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Liverpool Choose Quality Over Quantity in Academy Shake Up

Things are improving on the pitch for the senior squad, but that doesn't mean the club is ignoring what's going on in the lower ranks of the club.

Matt King/Getty Images

Those tasked with answering big questions like "How can England actually win an international tournament?" inevitably turn their focus to the perceived lack of homegrown talent making it from club academies into the first team of England's best and brightest clubs. The conclusions arrived at are usually wrapped around an argument about foreigners ruining everything, rather how youth are trained in the first place at academies around the country.

Liverpool have also come into some criticism for not having enough youth talent graduate into quality, mature senior squad members. Fans frequently scour the youth ranks for the next great Scouse hope, but while the next Steven Gerrard is a once in a generation talent, Liverpool hope to increase their odds of finding that player by decreasing the overall side of their youth setup and only accepting the best of the best.

"The definition of Academy is that it should be a place of elite," said Academy director Alex Inglethorpe in an interview with the Liverpool Echo. "It should be the case that when you look a player or their parents in the eye, you think there’s a genuine chance of them ending up playing for Liverpool.

"Often it does the parents and the players a disservice if you are taking boys just to fill up numbers. That doesn’t seem right to me. Often those boys will go to other clubs, be happy and stand a far better opportunity themselves by playing regularly."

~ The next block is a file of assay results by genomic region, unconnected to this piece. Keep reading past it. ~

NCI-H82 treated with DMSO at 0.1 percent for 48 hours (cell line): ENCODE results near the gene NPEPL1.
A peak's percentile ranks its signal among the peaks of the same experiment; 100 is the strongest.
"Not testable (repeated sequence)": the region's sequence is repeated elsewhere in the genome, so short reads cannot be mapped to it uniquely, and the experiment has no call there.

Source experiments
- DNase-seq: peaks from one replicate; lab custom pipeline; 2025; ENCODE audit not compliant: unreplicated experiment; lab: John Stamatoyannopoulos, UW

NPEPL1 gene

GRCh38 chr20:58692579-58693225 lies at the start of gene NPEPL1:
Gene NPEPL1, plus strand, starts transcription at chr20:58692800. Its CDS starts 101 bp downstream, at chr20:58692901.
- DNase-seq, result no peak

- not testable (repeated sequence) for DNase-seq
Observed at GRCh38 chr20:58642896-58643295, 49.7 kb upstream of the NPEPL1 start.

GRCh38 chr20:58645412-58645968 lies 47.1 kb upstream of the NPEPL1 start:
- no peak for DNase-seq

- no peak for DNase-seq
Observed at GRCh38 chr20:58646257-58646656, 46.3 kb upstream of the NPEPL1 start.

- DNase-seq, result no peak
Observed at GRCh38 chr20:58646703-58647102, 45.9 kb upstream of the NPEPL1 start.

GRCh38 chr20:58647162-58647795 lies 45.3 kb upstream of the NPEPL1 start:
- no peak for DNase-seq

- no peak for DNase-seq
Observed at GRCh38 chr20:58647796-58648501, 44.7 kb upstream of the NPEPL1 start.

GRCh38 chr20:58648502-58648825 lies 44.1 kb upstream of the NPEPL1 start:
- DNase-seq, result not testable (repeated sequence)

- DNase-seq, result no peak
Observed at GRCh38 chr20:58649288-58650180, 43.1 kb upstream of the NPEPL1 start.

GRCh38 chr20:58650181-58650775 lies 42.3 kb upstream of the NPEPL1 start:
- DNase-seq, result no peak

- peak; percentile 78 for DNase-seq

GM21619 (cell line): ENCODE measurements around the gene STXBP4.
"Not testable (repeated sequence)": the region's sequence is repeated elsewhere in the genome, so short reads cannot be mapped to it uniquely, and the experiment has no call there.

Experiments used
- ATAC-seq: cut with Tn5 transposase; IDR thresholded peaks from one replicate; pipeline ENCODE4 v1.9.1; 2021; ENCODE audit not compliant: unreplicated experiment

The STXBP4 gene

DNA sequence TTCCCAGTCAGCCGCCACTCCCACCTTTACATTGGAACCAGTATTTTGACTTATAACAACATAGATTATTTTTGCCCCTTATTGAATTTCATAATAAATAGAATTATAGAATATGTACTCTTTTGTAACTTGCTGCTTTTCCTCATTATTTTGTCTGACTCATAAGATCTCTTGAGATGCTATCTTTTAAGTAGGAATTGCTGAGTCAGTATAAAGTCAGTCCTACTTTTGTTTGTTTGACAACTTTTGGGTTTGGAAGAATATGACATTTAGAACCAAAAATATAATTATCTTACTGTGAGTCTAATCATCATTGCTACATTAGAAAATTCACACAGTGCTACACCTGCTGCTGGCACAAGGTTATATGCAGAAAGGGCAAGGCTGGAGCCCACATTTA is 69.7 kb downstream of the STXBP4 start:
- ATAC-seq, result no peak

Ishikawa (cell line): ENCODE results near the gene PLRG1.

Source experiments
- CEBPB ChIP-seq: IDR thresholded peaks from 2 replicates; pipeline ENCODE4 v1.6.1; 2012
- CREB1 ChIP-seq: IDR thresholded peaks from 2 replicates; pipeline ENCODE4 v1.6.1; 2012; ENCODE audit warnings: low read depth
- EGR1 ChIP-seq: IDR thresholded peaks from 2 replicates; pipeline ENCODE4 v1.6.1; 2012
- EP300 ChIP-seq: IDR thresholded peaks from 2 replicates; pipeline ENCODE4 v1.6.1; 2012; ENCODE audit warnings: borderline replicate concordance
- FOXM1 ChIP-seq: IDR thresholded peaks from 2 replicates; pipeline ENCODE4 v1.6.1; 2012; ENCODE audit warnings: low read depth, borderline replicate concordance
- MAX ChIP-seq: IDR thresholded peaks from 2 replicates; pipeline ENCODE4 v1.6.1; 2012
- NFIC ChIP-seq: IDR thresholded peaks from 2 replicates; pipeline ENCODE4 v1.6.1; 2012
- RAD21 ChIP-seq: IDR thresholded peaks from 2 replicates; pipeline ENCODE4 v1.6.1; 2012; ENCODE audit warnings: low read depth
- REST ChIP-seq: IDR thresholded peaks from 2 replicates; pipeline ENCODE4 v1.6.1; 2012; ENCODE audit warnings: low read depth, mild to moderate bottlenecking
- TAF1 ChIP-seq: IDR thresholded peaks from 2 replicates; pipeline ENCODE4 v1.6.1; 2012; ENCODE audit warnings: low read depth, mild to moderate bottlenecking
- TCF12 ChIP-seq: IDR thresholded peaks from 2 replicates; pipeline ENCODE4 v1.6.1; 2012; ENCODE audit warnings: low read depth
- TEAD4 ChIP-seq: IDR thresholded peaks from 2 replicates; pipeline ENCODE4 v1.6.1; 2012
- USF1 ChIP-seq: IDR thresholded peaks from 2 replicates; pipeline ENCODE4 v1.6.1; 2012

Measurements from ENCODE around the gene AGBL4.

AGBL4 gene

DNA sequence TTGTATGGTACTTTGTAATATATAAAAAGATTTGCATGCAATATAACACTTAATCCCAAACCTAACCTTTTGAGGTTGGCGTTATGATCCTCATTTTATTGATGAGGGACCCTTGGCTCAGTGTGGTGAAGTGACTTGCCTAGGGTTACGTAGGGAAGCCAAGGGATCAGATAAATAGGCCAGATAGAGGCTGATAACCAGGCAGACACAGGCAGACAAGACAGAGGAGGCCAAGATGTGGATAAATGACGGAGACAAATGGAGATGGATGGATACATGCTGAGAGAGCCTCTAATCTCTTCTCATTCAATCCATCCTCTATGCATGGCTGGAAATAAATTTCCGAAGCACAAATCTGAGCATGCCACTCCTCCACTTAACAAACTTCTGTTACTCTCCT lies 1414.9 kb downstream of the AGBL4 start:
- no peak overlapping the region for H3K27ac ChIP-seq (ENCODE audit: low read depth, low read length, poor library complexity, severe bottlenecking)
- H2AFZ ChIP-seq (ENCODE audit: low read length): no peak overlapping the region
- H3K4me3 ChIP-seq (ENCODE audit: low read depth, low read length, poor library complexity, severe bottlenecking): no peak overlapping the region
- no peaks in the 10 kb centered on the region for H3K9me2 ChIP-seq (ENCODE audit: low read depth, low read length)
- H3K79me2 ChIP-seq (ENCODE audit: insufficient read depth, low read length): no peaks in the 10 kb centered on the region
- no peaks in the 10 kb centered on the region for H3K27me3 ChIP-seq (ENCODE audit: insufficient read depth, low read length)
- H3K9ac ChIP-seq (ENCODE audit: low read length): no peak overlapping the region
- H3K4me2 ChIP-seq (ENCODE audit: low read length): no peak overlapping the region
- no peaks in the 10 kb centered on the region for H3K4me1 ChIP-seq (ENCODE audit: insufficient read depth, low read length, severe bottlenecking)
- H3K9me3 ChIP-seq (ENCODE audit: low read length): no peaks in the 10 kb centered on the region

This increased focus on quality over quantity goes hand in hand with statements made by first team coach Pep Lijnders last week about identifying highly talented academy players to train at Melwood under the watchful eye of Jürgen Klopp. Though the so-called "talent group" includes players as young as fourteen, the trimming of squad numbers to separate the boys from… the other boys will go all the way down to the U9 squad.

"The changes started last season," Inglethorpe continued. "We had around 235/240 before, it’s just under 200 boys now and that figure will head south still. The focus here now isn’t on having a specific number in each age group, it’s around wanting a specific level of quality in each age group.

"There is no perfect number to have in an age group. If there are 25 boys, all unbelievable talents, all gifted, all got a real chance, then great we’ll have 25. But there’s no point having 25 boys in an age group if you think only 10 have the long-term potential to stay on and become scholars or under-21s players. It’s not fair to the remainder of the group."

There's no guarantee that this approach will be the miracle cure that increases the number of academy graduates finding success in the first team, but it certainly can't hurt. Unless you're one of the U9s that gets cut from the team, in which case you're probably within your rights to have a good cry about it.

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